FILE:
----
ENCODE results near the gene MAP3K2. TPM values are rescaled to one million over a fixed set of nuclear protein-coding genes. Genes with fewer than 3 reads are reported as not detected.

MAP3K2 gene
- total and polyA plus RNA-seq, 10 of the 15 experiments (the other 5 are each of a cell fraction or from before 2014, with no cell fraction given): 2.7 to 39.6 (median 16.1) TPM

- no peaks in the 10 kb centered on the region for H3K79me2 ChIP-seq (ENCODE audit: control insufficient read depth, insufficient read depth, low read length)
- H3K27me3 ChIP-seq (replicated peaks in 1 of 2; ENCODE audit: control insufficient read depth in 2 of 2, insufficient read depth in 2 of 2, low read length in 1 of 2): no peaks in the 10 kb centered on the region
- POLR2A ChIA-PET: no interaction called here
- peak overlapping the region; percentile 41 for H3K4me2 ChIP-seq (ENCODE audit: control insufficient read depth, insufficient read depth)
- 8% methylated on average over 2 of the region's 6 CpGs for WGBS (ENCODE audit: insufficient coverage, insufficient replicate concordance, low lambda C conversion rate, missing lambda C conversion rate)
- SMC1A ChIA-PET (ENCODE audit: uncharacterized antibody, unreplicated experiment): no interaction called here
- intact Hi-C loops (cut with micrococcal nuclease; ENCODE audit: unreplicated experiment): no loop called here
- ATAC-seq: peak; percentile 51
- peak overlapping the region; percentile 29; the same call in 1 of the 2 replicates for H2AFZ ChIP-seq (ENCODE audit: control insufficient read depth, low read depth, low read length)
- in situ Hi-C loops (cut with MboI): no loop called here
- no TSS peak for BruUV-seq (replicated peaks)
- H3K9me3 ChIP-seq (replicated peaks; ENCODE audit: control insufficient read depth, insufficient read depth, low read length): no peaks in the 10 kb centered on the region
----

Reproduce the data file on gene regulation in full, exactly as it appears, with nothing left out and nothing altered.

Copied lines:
ENCODE results near the gene MAP3K2. TPM values are rescaled to one million over a fixed set of nuclear protein-coding genes. Genes with fewer than 3 reads are reported as not detected.

MAP3K2 gene
- total and polyA plus RNA-seq, 10 of the 15 experiments (the other 5 are each of a cell fraction or from before 2014, with no cell fraction given): 2.7 to 39.6 (median 16.1) TPM

- no peaks in the 10 kb centered on the region for H3K79me2 ChIP-seq (ENCODE audit: control insufficient read depth, insufficient read depth, low read length)
- H3K27me3 ChIP-seq (replicated peaks in 1 of 2; ENCODE audit: control insufficient read depth in 2 of 2, insufficient read depth in 2 of 2, low read length in 1 of 2): no peaks in the 10 kb centered on the region
- POLR2A ChIA-PET: no interaction called here
- peak overlapping the region; percentile 41 for H3K4me2 ChIP-seq (ENCODE audit: control insufficient read depth, insufficient read depth)
- 8% methylated on average over 2 of the region's 6 CpGs for WGBS (ENCODE audit: insufficient coverage, insufficient replicate concordance, low lambda C conversion rate, missing lambda C conversion rate)
- SMC1A ChIA-PET (ENCODE audit: uncharacterized antibody, unreplicated experiment): no interaction called here
- intact Hi-C loops (cut with micrococcal nuclease; ENCODE audit: unreplicated experiment): no loop called here
- ATAC-seq: peak; percentile 51
- peak overlapping the region; percentile 29; the same call in 1 of the 2 replicates for H2AFZ ChIP-seq (ENCODE audit: control insufficient read depth, low read depth, low read length)
- in situ Hi-C loops (cut with MboI): no loop called here
- no TSS peak for BruUV-seq (replicated peaks)
- H3K9me3 ChIP-seq (replicated peaks; ENCODE audit: control insufficient read depth, insufficient read depth, low read length): no peaks in the 10 kb centered on the region